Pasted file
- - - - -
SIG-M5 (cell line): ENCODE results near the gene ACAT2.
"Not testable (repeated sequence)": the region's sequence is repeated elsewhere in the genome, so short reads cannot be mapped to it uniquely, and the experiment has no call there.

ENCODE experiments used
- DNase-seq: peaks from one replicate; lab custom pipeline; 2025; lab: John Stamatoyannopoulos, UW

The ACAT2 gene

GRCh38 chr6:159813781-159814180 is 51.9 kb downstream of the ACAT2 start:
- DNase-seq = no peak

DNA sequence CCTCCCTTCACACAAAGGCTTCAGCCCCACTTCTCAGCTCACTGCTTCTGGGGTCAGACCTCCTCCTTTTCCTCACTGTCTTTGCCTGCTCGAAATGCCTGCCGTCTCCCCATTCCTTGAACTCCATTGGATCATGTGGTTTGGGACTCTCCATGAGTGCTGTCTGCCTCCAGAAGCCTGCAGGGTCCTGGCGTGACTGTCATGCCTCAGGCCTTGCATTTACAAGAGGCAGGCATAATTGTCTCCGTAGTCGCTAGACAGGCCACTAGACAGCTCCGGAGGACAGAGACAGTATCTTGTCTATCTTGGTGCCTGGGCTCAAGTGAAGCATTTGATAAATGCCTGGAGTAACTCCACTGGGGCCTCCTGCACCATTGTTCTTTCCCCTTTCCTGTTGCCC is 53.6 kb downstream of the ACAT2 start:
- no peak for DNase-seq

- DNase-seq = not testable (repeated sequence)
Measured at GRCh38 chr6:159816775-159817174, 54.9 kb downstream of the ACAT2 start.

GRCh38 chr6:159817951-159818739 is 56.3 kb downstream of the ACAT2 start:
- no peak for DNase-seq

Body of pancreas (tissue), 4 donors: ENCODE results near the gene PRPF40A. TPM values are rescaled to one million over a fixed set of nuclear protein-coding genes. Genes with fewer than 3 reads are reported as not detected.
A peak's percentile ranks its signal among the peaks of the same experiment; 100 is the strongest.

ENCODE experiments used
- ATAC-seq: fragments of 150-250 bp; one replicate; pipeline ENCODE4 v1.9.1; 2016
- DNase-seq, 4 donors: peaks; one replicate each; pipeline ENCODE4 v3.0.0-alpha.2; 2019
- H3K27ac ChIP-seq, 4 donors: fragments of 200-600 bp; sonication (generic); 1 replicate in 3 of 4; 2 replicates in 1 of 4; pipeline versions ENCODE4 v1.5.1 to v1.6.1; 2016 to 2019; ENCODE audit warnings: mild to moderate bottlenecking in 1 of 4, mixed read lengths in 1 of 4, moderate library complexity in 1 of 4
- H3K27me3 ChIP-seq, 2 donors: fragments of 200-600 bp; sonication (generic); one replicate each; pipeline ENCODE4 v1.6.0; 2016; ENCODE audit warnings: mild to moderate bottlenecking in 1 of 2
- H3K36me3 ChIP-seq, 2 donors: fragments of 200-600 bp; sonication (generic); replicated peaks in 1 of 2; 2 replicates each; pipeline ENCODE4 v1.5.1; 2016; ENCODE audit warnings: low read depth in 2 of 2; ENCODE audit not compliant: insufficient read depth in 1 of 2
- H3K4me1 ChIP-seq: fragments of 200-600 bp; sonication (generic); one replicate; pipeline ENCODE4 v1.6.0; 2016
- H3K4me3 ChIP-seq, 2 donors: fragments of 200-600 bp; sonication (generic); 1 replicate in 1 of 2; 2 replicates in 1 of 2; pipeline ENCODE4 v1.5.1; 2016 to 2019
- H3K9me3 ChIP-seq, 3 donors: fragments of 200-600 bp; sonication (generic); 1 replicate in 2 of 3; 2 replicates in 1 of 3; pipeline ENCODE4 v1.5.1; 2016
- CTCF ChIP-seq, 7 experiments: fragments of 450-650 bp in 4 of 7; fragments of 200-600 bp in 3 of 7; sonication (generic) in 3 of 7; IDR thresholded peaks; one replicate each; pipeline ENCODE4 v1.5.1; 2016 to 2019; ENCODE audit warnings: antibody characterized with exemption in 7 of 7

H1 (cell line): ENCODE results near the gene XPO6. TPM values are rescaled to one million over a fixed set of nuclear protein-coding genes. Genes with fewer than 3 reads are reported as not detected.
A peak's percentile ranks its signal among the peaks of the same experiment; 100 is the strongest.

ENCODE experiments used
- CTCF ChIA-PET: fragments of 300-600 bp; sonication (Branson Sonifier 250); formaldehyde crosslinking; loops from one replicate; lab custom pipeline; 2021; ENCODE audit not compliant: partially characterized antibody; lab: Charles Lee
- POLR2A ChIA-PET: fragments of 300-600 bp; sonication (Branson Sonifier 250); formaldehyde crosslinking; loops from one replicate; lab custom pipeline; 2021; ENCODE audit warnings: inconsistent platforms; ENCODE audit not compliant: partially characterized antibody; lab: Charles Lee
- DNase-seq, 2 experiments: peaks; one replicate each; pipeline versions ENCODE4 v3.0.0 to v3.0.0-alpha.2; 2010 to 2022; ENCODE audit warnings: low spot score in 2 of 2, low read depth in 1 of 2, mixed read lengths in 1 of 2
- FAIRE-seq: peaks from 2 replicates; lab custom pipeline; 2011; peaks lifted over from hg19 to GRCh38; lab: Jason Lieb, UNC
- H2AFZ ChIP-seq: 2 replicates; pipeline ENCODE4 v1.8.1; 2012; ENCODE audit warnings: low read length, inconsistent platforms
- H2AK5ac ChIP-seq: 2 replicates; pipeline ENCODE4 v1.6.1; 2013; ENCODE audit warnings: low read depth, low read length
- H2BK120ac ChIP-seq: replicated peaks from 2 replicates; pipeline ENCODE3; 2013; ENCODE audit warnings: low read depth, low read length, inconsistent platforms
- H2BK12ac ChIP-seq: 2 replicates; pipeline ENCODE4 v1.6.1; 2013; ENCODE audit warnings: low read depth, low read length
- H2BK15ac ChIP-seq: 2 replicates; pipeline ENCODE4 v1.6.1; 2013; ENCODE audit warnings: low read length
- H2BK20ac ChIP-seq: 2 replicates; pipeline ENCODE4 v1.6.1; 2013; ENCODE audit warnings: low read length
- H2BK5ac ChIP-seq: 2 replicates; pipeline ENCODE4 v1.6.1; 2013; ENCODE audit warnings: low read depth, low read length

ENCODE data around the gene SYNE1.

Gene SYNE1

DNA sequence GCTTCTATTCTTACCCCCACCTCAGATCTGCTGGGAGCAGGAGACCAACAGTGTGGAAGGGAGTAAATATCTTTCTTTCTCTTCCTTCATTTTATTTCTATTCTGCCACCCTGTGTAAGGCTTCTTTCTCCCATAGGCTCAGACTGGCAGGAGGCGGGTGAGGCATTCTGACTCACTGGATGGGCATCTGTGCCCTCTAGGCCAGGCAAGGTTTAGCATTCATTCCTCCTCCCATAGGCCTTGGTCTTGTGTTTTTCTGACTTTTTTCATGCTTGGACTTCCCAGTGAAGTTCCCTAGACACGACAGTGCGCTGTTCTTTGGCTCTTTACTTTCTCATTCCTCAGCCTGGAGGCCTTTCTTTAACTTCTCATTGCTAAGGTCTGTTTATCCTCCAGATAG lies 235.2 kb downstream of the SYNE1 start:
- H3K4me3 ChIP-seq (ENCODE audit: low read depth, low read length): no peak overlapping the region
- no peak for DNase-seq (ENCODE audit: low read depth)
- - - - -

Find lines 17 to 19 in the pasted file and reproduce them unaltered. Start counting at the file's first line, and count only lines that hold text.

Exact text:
- ATAC-seq: fragments of 150-250 bp; one replicate; pipeline ENCODE4 v1.9.1; 2016
- DNase-seq, 4 donors: peaks; one replicate each; pipeline ENCODE4 v3.0.0-alpha.2; 2019
- H3K27ac ChIP-seq, 4 donors: fragments of 200-600 bp; sonication (generic); 1 replicate in 3 of 4; 2 replicates in 1 of 4; pipeline versions ENCODE4 v1.5.1 to v1.6.1; 2016 to 2019; ENCODE audit warnings: mild to moderate bottlenecking in 1 of 4, mixed read lengths in 1 of 4, moderate library complexity in 1 of 4